Taxation and Foreign Direct Investment in the United States: A Reconsideration of the Evidence

48 Pages Posted: 5 Jul 2004 Last revised: 25 Aug 2010

See all articles by Alan J. Auerbach

Alan J. Auerbach

University of California, Berkeley - Department of Economics; National Bureau of Economic Research (NBER); CESifo (Center for Economic Studies and Ifo Institute for Economic Research)

Kevin A. Hassett

American Enterprise Institute (AEI)

Date Written: November 1991

Abstract

Foreign direct investment in the United States boomed in the late 1980s. Some have attributed this rise to the Tax Reform Act of 1986, which by discouraging investment by domestic firms may have provided opportunities for foreign firms not as strongly affected by the U.S. tax changes. We challenge this view on theoretical and empirical grounds, finding that: (1) While the argument applies to new capital investment, the boom was primarily in mergers and acquisitions; (2) While the argument holds primarily for investment in equipment, there was no shift toward the acquisition of equipment-intensive firms, and (3) The FDI boom in the U.S. was really part of a worldwide FDI boom ? the U.S. share of outbound FDI from other countries did not increase during the period 1987-9.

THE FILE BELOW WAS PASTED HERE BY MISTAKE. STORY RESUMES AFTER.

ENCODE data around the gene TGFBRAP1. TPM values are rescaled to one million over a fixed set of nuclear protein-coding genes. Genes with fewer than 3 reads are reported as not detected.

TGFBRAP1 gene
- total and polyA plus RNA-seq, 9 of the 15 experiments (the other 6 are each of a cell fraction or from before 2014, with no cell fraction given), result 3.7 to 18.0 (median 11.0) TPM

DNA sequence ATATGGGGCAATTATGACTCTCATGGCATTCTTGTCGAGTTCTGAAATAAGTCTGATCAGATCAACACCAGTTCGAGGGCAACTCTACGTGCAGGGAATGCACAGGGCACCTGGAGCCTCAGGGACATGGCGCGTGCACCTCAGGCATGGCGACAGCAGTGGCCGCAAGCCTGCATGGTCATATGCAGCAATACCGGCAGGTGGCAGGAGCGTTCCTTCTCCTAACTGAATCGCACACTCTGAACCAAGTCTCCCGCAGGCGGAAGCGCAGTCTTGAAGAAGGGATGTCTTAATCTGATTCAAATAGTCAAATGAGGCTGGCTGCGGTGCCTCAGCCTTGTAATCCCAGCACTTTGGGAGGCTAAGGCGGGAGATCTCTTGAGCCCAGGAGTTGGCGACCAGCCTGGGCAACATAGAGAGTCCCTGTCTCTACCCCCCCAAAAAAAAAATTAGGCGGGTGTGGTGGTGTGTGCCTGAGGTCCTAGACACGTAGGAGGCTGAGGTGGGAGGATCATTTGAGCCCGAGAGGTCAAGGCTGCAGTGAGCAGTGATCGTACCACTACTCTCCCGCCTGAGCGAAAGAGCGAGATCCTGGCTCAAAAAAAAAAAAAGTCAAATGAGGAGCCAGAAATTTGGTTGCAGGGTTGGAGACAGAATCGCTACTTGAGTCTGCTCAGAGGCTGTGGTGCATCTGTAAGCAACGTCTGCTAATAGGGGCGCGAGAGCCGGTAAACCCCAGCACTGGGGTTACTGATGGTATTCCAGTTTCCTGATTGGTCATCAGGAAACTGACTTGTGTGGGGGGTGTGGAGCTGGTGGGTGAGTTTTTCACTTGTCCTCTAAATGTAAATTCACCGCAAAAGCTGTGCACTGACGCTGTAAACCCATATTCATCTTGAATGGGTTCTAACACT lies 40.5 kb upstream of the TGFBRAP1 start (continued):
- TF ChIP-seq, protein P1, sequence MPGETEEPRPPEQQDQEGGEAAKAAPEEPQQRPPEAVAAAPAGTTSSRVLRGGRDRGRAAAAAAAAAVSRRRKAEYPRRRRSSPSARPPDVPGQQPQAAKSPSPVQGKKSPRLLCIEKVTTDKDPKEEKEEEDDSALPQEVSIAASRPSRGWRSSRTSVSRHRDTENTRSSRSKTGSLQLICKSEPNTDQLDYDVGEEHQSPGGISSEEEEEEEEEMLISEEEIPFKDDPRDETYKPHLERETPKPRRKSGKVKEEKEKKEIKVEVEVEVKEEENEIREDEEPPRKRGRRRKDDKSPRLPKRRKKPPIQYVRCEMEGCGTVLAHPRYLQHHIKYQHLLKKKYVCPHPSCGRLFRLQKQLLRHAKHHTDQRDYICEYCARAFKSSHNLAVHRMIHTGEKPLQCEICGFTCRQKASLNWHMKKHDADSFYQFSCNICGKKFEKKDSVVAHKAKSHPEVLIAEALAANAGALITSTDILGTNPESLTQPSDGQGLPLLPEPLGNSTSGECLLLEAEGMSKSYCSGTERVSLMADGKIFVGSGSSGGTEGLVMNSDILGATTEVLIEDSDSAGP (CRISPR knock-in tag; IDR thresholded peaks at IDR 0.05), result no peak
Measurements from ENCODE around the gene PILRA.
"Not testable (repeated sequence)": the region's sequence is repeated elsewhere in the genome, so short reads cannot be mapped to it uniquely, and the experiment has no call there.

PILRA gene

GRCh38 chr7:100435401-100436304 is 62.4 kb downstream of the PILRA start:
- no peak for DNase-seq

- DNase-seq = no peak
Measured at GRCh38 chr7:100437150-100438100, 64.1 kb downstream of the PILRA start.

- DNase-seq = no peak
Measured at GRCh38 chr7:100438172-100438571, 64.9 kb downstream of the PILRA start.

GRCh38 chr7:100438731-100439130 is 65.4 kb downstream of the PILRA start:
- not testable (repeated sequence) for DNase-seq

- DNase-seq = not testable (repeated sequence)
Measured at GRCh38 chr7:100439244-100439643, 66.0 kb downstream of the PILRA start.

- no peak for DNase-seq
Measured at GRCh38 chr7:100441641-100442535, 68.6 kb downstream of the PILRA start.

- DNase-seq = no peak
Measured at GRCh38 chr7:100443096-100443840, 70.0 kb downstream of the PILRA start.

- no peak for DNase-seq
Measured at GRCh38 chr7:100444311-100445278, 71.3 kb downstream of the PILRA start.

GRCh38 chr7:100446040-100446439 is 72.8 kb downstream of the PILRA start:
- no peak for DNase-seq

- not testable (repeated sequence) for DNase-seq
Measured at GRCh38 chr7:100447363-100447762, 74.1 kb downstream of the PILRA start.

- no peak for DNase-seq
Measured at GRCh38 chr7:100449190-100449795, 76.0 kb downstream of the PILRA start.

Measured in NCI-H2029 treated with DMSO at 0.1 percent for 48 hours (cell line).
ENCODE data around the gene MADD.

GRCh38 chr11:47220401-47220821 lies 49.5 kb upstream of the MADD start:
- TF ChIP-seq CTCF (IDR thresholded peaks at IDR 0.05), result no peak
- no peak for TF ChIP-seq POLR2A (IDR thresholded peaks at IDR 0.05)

Suggested Citation

Auerbach, Alan Jeffrey and Hassett, Kevin A., Taxation and Foreign Direct Investment in the United States: A Reconsideration of the Evidence (November 1991). NBER Working Paper No. w3895. Available at SSRN: https://ssrn.com/abstract=375303

Alan Jeffrey Auerbach (Contact Author)

University of California, Berkeley - Department of Economics ( email )

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CESifo (Center for Economic Studies and Ifo Institute for Economic Research)

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Kevin A. Hassett

American Enterprise Institute (AEI) ( email )

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202.862.7177 (Fax)

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